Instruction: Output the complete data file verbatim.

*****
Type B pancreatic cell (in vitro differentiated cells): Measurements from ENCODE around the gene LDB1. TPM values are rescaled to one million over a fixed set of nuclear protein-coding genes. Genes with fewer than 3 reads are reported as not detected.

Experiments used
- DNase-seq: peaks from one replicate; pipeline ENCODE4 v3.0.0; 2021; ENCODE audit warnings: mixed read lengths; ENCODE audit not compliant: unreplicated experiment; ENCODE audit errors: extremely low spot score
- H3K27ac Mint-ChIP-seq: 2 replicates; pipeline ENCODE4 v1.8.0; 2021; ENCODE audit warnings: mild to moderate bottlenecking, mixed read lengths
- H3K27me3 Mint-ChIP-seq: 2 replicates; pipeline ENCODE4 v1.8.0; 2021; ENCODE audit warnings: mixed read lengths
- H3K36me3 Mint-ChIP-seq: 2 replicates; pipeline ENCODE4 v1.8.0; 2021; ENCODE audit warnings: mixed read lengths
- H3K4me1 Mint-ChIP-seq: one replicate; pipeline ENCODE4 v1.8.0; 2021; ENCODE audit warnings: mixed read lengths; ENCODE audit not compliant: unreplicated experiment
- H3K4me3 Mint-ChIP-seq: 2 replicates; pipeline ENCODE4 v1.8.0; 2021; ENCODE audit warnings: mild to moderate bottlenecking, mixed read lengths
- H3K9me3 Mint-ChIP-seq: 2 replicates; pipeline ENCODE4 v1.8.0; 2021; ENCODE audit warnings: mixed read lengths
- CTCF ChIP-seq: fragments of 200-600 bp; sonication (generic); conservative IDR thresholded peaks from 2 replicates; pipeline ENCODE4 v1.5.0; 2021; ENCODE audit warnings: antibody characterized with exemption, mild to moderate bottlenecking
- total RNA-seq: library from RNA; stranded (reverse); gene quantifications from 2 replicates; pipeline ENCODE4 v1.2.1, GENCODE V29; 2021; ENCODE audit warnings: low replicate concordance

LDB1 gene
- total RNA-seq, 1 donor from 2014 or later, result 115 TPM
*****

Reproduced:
Type B pancreatic cell (in vitro differentiated cells): Measurements from ENCODE around the gene LDB1. TPM values are rescaled to one million over a fixed set of nuclear protein-coding genes. Genes with fewer than 3 reads are reported as not detected.

Experiments used
- DNase-seq: peaks from one replicate; pipeline ENCODE4 v3.0.0; 2021; ENCODE audit warnings: mixed read lengths; ENCODE audit not compliant: unreplicated experiment; ENCODE audit errors: extremely low spot score
- H3K27ac Mint-ChIP-seq: 2 replicates; pipeline ENCODE4 v1.8.0; 2021; ENCODE audit warnings: mild to moderate bottlenecking, mixed read lengths
- H3K27me3 Mint-ChIP-seq: 2 replicates; pipeline ENCODE4 v1.8.0; 2021; ENCODE audit warnings: mixed read lengths
- H3K36me3 Mint-ChIP-seq: 2 replicates; pipeline ENCODE4 v1.8.0; 2021; ENCODE audit warnings: mixed read lengths
- H3K4me1 Mint-ChIP-seq: one replicate; pipeline ENCODE4 v1.8.0; 2021; ENCODE audit warnings: mixed read lengths; ENCODE audit not compliant: unreplicated experiment
- H3K4me3 Mint-ChIP-seq: 2 replicates; pipeline ENCODE4 v1.8.0; 2021; ENCODE audit warnings: mild to moderate bottlenecking, mixed read lengths
- H3K9me3 Mint-ChIP-seq: 2 replicates; pipeline ENCODE4 v1.8.0; 2021; ENCODE audit warnings: mixed read lengths
- CTCF ChIP-seq: fragments of 200-600 bp; sonication (generic); conservative IDR thresholded peaks from 2 replicates; pipeline ENCODE4 v1.5.0; 2021; ENCODE audit warnings: antibody characterized with exemption, mild to moderate bottlenecking
- total RNA-seq: library from RNA; stranded (reverse); gene quantifications from 2 replicates; pipeline ENCODE4 v1.2.1, GENCODE V29; 2021; ENCODE audit warnings: low replicate concordance

LDB1 gene
- total RNA-seq, 1 donor from 2014 or later, result 115 TPM